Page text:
• September 20, 2014
  • Welcome!
    |
    ||
    Logout|My Dashboard

Queens Chronicle

Convenience rolls to Astoria subway stops

Countdown clocks installed

Print
Font Size:
Default font size
Larger font size

Posted: Wednesday, August 14, 2013 10:30 am | Updated: 11:24 am, Thu Aug 22, 2013.

“Your train will be arriving in ...”

Now train stations won’t just tell straphangers in that recorded automated voice how long until the next subway car, but will show them. The Metropolitan Transportation Authority installed countdown clocks, which visually tell riders when the next train will arrive, at five Astoria N and Q subway stations.

“Waiting on an elevated platform in the dead of winter or the dog days of summer is no fun,” said Astorian Lauren Houston, a member of the Riders Alliance, an organization of subway and bus riders advocating for better public transit. “With the new loudspeaker announcements I’ll know exactly when the next train is coming and how long I need to brave the elements.”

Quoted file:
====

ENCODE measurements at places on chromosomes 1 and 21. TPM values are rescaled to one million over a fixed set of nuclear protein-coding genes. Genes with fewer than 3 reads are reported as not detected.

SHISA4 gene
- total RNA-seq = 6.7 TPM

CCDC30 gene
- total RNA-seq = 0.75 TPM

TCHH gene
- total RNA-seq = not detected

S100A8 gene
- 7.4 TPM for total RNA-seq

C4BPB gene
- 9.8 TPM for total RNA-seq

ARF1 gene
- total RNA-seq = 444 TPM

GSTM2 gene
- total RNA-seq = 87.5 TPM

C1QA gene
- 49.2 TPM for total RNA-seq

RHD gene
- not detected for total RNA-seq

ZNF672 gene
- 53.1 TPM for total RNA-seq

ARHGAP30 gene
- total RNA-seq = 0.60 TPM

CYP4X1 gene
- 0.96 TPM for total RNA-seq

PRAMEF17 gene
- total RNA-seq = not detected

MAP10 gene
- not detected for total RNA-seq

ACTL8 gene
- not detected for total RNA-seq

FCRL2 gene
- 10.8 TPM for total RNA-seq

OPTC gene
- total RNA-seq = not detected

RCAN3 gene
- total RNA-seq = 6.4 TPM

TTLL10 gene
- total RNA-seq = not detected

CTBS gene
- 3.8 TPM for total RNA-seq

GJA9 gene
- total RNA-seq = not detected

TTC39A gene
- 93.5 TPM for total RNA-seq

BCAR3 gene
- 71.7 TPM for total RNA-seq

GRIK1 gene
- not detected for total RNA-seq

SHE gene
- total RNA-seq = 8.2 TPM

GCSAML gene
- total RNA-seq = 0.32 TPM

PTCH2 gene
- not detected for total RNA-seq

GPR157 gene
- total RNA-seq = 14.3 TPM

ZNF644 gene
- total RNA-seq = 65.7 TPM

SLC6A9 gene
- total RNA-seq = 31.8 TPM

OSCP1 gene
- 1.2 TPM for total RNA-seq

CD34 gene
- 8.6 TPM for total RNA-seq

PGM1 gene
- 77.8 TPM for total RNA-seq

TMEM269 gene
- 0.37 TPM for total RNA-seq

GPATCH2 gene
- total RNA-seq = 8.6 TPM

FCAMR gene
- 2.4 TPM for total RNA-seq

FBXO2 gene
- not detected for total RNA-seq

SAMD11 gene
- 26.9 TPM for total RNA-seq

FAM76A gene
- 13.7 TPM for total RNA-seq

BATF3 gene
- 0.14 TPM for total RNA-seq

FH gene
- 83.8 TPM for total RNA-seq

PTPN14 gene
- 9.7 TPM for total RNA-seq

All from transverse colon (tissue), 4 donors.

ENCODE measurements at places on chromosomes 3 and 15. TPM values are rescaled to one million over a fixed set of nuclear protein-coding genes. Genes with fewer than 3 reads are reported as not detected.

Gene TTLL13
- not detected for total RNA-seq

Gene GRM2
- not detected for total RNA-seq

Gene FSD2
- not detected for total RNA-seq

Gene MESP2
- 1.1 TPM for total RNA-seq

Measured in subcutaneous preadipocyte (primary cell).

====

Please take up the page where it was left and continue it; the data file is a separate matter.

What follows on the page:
Countdown clocks are at the Broadway and 39th, 36th, 30th avenues and Astoria Blvd. stops.

In addition to knowing when the train will arrive, the digitalized rectangular screen with red-lit words will say if the train is express or local and, the MTA hopes, cut down on people leaning towards the track to see if their train is pulling in. The clocks also report service delays.

Since 2007, the MTA has installed clocks at 177 stations — 153 on numbered lines. Acting NYC Transit President Carmen Bianco says the agency plans to put countdown clocks at many more subway stations in the next three to five years.

State Sen. Mike Gianaris (D-Astoria) sent a letter to the MTA in the fall of 2010 requesting them in his district.

“Countdown clocks were a great idea three years ago, and although it took some time, I am pleased to see that western Queens will now be able to enjoy real time information,” Gianaris said.

According to the MTA, Queens No. 7 stations are slated to receive the clocks and 13 stops on the E, F, M and R lines in Queens have a simpler form of the signs.

More about

Welcome to the discussion.